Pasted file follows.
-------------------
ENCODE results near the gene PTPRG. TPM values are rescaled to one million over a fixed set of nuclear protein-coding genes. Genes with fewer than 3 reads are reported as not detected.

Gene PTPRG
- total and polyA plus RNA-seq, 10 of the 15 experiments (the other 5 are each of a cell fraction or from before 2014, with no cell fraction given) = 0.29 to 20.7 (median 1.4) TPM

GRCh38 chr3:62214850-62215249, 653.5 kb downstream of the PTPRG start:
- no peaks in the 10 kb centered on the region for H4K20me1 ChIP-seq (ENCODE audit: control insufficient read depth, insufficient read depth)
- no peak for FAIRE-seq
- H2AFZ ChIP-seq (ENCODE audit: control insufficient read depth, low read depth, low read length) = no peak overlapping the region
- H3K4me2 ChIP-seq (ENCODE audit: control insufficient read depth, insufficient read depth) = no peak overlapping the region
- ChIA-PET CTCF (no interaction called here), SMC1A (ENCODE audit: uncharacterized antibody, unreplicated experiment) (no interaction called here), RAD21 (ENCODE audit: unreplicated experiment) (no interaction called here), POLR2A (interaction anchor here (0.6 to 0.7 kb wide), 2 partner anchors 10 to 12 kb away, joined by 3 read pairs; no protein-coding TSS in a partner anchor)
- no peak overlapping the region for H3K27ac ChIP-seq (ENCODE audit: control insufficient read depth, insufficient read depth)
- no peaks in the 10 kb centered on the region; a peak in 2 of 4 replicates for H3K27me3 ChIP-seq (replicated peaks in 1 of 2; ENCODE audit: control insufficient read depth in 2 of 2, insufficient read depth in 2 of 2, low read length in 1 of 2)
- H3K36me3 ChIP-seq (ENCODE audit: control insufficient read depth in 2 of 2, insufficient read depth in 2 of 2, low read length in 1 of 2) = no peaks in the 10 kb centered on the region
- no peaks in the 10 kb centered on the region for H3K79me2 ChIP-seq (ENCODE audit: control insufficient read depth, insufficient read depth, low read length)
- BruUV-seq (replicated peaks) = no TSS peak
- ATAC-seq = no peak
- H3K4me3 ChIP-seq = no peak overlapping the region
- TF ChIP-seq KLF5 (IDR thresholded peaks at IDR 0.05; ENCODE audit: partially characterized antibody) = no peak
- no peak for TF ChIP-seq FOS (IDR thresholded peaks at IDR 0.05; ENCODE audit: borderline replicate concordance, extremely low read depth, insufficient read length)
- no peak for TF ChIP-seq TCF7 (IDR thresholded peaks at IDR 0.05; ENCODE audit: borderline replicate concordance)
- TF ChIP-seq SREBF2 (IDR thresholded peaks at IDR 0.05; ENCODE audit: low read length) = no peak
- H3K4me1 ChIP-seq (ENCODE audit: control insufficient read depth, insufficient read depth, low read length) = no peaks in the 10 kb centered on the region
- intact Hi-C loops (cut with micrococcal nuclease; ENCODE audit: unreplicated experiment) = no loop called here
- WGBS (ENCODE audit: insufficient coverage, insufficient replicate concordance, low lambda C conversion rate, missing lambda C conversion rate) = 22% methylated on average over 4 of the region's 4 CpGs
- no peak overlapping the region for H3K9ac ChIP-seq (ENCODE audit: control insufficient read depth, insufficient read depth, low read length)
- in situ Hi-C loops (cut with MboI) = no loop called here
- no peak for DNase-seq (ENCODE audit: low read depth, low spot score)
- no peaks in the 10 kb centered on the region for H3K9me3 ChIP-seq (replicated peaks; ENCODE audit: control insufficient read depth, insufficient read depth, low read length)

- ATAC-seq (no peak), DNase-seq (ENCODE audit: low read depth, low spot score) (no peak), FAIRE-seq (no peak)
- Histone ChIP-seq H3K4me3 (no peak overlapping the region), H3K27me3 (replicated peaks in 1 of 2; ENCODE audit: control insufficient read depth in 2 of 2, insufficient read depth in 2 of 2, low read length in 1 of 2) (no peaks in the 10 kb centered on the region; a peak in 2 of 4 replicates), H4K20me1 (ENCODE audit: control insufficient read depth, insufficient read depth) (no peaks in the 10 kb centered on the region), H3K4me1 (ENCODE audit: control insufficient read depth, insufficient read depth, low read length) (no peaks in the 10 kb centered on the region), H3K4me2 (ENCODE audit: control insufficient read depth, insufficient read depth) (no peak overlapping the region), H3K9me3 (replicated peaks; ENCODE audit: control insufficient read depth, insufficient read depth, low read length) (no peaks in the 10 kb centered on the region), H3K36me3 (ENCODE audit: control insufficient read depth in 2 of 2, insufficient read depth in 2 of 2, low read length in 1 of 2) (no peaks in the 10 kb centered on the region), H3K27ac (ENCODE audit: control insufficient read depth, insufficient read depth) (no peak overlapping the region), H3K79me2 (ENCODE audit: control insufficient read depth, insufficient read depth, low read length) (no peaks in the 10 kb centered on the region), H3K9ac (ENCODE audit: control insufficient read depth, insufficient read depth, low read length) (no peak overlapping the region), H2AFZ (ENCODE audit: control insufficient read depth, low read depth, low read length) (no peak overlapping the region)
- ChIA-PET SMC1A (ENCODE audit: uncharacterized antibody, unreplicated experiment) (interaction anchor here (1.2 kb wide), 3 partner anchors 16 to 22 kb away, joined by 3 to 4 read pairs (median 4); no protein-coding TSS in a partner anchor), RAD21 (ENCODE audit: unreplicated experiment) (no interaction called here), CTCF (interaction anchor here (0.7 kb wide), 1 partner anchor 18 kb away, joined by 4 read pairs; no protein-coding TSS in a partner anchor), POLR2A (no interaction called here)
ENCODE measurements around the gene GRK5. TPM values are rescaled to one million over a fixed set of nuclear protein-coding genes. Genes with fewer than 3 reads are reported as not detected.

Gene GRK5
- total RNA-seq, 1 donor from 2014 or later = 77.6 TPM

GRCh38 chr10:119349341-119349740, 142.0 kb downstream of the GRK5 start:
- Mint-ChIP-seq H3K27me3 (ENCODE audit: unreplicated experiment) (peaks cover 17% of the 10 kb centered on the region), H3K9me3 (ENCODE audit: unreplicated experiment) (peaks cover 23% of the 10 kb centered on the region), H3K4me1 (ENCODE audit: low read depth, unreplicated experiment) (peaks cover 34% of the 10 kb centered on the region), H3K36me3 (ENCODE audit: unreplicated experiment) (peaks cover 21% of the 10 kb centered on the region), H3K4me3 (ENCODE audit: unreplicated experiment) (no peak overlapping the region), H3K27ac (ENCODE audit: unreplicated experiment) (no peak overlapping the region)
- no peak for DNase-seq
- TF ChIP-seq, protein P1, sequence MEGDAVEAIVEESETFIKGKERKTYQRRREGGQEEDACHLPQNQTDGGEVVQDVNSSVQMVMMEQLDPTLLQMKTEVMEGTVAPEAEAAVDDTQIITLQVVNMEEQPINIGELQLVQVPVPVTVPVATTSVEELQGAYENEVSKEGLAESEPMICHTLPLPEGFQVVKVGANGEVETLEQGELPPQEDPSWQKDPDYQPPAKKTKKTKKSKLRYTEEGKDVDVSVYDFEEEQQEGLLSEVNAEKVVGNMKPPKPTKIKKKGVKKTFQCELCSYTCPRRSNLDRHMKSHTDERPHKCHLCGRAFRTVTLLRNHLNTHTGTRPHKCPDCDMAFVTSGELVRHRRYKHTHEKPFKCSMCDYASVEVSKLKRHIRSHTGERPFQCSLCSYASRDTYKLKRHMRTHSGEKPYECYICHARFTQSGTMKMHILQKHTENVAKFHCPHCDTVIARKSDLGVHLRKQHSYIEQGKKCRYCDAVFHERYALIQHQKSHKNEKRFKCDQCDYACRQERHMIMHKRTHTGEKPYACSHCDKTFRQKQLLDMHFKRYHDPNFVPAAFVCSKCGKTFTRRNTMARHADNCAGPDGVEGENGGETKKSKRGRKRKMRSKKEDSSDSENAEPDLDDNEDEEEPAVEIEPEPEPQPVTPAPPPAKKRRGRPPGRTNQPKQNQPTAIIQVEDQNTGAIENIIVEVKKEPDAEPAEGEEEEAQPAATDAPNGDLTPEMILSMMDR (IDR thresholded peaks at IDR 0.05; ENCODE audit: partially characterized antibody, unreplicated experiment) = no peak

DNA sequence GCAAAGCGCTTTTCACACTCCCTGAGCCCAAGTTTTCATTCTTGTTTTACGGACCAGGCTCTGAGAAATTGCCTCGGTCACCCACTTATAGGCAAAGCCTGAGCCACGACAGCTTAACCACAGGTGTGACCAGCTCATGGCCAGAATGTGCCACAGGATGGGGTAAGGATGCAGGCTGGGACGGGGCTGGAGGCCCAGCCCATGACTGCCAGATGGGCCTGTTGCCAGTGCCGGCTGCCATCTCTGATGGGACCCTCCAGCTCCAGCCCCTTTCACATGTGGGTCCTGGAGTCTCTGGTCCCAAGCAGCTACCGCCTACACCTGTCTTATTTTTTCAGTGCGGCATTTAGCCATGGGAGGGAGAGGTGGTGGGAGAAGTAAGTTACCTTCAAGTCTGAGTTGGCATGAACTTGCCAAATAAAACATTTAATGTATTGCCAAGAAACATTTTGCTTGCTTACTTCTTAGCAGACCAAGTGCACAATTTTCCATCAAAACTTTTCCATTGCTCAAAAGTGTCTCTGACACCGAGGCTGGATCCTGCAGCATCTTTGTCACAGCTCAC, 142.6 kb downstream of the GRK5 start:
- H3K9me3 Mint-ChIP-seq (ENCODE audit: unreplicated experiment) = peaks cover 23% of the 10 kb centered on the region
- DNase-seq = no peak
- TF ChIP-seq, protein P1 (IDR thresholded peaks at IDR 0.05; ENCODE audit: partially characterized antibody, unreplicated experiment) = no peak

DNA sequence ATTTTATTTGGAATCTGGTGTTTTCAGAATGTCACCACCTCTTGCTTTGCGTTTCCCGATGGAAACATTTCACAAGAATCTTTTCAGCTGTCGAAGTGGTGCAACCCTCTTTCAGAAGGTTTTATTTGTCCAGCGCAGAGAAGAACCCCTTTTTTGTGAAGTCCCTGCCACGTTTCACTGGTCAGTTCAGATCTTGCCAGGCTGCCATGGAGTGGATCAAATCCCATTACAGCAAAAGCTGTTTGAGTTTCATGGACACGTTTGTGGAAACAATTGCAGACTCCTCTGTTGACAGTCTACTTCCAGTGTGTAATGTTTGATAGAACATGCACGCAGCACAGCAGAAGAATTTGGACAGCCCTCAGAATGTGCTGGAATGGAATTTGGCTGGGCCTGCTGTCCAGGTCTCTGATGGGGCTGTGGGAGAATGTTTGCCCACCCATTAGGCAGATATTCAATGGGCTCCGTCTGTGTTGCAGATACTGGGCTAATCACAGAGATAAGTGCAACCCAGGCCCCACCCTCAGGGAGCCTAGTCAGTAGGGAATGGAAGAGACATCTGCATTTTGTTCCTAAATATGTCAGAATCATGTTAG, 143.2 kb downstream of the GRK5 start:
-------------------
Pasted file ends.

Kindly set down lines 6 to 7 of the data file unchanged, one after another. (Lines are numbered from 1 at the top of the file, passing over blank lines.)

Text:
- no peak for FAIRE-seq
- H2AFZ ChIP-seq (ENCODE audit: control insufficient read depth, low read depth, low read length) = no peak overlapping the region